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Studies of Canine Cadaver Blood

RALPH A. DETERLING JR., M.D.; DAVID J. KUDZMA, M.D.; RICHARD A. WIKLUND, B.S.; LAWRENCE A. ALTMAN, M.D.
Arch Surg. 1963;86(1):143-156. doi:10.1001/archsurg.1963.01310070145019.
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With increasing demands on the blood banks of our hospitals resulting from the development of more complex elective surgery, the extension of open heart surgery even to community hospitals and the unfortunately ever present threat of mass civilian or military disaster, one should evaluate every additional means of suitable blood replacement or plasma volume expansion. When one of us (R. A. D.) D.) had the opportunity of visiting the Soviet Union twice during the past few years, it was of interest that the Sklifosovskiy Institute in Moscow had depended for 30 years on cadaver blood as a major means of maintaining their clinical blood bank.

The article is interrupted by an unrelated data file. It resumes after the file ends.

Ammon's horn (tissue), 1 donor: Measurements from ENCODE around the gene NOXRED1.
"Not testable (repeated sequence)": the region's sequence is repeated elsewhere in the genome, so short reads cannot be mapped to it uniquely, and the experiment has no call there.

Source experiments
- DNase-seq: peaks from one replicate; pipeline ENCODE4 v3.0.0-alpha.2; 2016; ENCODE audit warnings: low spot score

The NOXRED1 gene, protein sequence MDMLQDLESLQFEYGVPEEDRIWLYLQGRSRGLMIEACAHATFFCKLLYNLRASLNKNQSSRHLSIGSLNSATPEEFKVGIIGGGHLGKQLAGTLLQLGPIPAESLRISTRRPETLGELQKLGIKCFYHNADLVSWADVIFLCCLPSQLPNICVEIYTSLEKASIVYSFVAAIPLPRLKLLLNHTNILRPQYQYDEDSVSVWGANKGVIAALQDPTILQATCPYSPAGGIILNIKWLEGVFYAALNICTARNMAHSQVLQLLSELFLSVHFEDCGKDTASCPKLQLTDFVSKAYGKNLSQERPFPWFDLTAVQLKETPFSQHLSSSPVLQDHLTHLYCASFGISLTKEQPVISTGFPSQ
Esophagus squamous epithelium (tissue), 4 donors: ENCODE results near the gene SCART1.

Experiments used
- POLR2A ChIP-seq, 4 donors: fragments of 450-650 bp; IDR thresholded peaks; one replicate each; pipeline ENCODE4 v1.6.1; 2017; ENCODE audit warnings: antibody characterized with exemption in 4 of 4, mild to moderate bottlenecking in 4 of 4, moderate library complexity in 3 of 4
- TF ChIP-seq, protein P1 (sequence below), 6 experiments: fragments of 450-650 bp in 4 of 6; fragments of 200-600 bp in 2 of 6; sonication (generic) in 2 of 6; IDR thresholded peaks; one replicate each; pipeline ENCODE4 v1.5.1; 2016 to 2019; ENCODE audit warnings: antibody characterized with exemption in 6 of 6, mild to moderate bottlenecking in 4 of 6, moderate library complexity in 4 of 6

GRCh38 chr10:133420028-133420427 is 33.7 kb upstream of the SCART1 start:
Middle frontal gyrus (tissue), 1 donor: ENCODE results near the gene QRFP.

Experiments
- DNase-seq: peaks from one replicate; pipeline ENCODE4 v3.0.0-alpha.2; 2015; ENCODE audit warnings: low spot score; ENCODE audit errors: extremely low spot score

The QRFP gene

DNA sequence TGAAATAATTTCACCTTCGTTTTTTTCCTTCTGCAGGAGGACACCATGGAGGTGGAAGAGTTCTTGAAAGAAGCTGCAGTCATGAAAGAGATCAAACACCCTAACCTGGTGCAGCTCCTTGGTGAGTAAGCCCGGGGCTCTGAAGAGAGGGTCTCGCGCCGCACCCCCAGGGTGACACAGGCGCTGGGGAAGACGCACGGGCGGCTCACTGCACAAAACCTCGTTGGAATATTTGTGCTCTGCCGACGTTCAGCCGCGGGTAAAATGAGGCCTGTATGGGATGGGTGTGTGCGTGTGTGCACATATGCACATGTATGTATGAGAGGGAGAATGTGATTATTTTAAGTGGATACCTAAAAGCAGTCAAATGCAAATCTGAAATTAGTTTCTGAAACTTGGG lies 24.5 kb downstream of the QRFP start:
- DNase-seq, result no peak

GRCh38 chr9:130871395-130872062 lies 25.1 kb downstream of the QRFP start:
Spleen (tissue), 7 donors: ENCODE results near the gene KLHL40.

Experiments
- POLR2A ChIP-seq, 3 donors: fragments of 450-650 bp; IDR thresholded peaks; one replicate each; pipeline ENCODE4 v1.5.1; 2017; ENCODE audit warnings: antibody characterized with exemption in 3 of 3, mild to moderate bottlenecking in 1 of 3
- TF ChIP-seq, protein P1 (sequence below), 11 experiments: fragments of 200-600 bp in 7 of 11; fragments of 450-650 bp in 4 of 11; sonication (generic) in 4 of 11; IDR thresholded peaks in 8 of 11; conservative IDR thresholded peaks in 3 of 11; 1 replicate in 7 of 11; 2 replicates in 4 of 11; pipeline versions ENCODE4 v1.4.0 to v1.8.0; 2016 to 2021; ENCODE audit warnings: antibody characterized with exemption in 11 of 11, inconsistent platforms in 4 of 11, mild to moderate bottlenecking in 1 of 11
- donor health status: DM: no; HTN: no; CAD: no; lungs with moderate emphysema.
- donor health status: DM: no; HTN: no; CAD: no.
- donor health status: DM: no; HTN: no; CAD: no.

Upon reviewing the literature it was disappointing to note that the several reports in English by Russian surgeons1-5 failed to give the definite formulae of their storage medium or an account of critical studies of the cadaver blood during storage in vitro or after

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